These are ways of error, because they confound existence and non-existence.
I'm guessing I confound you the same way you do me.
It was this rationalistic treatment of the sacred writings which helped to confound the Cartesians with the allegorical school of John Cocceius, as their liberal doctrines in theology justified the vulgar identification of them with the heresies of Socinian and Arminian.
Indeed, place this reversed skull (scaled down to the human magnitude) among a plate of men's skulls, and you would involuntarily confound it with them; and remarking the depressions on one part of its summit, in phrenological phrase you would say--This man had no self-esteem, and no veneration.
Others again confound both the year of Rome and the civil year with the Julian year, which in fact became the civil year after the regulation of the calendar by Julius Caesar.
At the outset we have an almost dithyrambic address to the goddess Roma, whose glory has ever shone the brighter for disaster, and who will rise once more in her might and confound her barbarian foes.
Caecilius holds a place between Plautus and Terence in his treatment of the Greek originals; he did not, like Plautus, confound things Greek and Roman, nor, like Terence, eliminate everything that could not be romanized.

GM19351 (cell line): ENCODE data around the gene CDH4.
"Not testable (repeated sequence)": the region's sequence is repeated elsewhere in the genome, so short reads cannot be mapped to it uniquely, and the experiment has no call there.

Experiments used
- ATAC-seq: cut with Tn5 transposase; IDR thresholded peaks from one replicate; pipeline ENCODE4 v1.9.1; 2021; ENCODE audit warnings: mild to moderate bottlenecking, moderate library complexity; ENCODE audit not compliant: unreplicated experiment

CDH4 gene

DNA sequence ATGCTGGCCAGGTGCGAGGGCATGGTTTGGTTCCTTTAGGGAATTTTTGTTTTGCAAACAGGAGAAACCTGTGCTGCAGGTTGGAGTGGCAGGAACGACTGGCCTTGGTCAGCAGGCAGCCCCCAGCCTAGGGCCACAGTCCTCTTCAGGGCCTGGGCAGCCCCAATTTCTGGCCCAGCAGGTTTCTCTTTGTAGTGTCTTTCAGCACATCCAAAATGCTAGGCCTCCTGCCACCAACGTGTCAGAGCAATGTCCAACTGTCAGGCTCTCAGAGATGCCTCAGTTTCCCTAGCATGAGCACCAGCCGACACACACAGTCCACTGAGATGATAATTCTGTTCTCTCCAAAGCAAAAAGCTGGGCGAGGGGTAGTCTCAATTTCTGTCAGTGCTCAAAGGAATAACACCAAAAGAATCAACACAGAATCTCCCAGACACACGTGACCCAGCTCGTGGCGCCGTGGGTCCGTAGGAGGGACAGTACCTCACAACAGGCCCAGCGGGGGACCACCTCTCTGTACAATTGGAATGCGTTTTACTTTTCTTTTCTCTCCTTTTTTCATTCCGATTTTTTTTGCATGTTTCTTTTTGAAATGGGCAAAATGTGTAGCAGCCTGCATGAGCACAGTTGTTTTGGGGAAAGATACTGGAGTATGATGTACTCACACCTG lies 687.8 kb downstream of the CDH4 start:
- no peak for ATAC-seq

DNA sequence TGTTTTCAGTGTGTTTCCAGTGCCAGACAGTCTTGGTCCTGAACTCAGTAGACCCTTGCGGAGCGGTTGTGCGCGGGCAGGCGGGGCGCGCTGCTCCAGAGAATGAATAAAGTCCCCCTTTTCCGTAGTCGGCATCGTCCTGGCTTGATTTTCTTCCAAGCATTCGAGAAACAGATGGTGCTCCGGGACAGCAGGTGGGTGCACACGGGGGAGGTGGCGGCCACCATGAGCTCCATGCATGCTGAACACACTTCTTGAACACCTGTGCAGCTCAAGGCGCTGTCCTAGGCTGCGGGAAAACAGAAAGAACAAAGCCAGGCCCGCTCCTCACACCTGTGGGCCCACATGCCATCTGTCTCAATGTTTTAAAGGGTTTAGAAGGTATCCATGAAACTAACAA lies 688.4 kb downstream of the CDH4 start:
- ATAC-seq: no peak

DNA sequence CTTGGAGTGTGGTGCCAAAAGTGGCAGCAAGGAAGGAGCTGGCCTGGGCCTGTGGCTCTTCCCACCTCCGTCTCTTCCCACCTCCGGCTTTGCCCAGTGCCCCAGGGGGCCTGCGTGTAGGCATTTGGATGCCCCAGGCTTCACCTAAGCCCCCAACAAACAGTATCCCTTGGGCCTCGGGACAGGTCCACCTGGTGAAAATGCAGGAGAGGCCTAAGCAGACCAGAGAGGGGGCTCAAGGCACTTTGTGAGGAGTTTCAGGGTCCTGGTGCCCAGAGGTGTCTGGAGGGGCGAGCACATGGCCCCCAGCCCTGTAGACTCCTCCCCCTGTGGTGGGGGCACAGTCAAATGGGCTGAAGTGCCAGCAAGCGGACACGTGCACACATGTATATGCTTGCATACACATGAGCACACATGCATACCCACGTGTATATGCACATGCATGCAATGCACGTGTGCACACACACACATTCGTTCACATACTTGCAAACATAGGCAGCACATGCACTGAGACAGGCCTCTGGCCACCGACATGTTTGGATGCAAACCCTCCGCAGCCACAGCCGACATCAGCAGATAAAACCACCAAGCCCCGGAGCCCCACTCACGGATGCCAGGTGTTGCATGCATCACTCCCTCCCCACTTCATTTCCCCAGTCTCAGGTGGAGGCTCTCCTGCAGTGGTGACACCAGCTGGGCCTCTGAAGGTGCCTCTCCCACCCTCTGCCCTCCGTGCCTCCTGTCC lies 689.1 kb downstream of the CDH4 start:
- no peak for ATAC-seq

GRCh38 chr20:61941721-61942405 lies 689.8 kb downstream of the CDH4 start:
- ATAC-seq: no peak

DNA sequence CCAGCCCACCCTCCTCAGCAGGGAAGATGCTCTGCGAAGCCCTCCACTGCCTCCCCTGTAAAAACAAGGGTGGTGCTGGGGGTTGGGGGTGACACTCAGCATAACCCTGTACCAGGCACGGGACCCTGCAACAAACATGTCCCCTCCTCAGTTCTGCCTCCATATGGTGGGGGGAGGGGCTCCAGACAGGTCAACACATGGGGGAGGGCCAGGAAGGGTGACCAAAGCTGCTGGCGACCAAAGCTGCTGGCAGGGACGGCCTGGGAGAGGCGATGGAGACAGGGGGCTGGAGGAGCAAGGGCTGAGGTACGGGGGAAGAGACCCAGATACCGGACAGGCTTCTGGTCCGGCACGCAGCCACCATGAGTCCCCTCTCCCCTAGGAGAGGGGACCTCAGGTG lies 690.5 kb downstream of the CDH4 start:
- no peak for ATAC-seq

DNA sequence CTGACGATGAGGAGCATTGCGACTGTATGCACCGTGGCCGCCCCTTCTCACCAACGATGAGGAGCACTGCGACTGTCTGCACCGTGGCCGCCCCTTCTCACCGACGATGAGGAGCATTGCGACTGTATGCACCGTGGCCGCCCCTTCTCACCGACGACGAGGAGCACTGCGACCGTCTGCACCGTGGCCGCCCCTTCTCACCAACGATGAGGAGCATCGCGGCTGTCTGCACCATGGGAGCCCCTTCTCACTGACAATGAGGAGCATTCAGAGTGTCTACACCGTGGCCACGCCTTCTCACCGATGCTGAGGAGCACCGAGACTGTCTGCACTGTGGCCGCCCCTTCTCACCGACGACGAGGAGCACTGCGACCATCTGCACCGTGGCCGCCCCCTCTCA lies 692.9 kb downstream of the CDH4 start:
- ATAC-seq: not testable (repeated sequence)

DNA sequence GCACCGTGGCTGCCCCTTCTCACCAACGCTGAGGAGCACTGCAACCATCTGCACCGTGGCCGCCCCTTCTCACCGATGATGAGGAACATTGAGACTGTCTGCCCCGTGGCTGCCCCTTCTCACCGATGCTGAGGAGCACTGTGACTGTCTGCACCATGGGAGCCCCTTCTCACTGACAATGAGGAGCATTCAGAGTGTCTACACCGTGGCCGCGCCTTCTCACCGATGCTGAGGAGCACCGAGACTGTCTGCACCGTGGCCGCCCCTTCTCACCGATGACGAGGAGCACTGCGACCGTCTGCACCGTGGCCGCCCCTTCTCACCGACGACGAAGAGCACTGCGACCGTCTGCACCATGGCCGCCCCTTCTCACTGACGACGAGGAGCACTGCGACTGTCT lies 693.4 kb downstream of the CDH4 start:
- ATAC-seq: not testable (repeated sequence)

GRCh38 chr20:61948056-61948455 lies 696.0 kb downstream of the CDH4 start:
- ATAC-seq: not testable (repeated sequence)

To suppose that all mythical stories are fables invented by the philosophers is to write history backwards avid confound the instinctive, impersonal, poetic wisdom of the earliest times with the civilized, rational and abstract occult wisdom of our own day.
These same questions that disturb and puzzle and confound us have in their turn occurred to all the wise men; not one has been omitted; and each has answered them, according to his ability, by his words and his life.
Their religion has been described as a kind of demonworship, consisting of rude dances and shouts raised to scare away the evil spirits, whom they confound with their ancestors.